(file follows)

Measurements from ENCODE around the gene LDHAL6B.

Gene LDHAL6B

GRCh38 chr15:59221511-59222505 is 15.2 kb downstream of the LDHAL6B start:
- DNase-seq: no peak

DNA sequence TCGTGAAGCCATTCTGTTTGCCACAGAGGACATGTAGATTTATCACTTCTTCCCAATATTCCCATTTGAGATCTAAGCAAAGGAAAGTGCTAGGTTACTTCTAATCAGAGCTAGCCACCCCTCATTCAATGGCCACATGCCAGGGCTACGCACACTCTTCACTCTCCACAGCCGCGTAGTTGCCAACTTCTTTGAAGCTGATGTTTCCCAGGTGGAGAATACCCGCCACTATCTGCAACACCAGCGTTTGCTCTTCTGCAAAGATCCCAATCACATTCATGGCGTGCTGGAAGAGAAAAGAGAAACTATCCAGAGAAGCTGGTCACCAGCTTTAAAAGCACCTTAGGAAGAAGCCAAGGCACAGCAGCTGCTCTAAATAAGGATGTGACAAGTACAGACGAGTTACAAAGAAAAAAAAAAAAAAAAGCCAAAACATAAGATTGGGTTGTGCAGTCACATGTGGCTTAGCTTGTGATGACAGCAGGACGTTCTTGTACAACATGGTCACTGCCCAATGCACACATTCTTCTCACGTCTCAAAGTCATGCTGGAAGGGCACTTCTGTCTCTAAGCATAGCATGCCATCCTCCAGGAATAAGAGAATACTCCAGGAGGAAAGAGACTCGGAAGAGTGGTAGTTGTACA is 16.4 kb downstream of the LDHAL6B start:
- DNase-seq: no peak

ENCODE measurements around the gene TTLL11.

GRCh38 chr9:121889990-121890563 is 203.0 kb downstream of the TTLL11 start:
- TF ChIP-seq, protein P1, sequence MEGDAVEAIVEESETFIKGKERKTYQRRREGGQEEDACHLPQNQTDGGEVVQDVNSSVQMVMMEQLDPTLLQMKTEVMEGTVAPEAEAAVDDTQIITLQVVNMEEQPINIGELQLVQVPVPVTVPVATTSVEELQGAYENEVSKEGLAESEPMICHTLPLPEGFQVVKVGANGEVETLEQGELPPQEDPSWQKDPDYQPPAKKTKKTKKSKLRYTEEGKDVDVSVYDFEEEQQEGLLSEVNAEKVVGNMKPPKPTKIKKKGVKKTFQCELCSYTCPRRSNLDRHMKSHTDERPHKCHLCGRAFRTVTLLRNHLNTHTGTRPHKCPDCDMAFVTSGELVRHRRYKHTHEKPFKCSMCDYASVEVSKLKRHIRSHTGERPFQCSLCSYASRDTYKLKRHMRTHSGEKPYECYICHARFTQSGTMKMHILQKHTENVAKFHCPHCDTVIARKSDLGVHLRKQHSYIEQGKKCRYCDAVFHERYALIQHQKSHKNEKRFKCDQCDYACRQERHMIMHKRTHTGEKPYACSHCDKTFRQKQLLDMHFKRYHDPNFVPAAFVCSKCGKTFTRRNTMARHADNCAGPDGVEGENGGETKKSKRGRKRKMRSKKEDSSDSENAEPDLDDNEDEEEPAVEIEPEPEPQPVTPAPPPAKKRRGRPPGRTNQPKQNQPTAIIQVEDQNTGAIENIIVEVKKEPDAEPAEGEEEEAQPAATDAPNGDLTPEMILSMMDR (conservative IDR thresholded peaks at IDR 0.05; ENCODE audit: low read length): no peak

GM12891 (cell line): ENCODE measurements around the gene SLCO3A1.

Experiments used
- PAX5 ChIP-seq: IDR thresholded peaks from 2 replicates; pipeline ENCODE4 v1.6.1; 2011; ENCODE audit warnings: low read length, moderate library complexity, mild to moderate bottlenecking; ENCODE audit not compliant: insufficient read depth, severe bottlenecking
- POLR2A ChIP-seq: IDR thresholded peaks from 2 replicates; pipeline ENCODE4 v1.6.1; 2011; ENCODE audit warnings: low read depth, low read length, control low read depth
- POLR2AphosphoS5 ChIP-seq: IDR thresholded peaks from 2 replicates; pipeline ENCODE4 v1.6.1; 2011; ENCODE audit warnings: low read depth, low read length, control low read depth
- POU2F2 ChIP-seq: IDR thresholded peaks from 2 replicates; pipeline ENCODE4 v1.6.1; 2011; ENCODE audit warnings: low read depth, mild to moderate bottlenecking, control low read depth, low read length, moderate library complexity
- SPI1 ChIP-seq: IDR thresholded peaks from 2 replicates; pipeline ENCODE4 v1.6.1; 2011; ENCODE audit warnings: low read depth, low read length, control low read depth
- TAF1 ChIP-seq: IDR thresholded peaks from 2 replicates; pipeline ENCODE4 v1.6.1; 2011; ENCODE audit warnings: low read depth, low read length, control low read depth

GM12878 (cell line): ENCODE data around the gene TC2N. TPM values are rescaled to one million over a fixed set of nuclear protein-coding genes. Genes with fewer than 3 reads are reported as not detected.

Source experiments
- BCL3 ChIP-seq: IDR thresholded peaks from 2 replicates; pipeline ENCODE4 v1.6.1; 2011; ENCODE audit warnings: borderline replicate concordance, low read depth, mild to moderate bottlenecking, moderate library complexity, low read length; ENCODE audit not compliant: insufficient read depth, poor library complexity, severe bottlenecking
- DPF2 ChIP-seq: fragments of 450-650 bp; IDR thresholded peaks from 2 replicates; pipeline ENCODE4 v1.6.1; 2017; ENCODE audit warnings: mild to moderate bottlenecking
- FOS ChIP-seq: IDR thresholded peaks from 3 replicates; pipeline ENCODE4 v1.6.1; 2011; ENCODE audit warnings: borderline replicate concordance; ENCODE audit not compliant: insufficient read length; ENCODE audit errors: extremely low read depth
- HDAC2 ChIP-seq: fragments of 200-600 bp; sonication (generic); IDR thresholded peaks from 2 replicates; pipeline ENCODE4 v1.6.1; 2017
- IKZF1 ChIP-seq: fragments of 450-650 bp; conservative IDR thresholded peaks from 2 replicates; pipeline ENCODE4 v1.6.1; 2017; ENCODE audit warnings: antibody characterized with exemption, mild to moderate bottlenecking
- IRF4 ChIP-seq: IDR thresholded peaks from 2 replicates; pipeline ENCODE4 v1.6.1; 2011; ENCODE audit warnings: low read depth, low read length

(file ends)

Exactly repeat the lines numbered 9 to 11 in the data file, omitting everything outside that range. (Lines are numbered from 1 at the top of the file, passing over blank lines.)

- TF ChIP-seq, protein P1, sequence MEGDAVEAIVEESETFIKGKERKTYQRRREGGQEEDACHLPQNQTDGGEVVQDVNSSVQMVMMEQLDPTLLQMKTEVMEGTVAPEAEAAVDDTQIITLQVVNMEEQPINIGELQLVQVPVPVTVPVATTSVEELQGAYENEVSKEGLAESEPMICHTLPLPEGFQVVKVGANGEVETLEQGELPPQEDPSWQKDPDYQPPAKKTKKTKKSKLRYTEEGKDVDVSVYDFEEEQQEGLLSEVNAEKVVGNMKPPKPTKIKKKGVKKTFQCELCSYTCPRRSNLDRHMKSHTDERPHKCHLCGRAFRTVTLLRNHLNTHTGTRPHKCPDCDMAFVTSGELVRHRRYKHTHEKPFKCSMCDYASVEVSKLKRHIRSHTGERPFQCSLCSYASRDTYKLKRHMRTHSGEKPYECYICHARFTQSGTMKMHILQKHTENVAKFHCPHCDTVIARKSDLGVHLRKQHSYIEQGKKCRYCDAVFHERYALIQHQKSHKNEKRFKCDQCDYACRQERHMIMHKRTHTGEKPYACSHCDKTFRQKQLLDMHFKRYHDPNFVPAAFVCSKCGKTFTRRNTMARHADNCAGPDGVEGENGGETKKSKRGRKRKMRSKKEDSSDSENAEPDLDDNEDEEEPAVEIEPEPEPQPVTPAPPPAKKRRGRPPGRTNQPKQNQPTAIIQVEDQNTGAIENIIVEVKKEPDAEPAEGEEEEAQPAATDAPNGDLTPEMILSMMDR (conservative IDR thresholded peaks at IDR 0.05; ENCODE audit: low read length): no peak

GM12891 (cell line): ENCODE measurements around the gene SLCO3A1.

Experiments used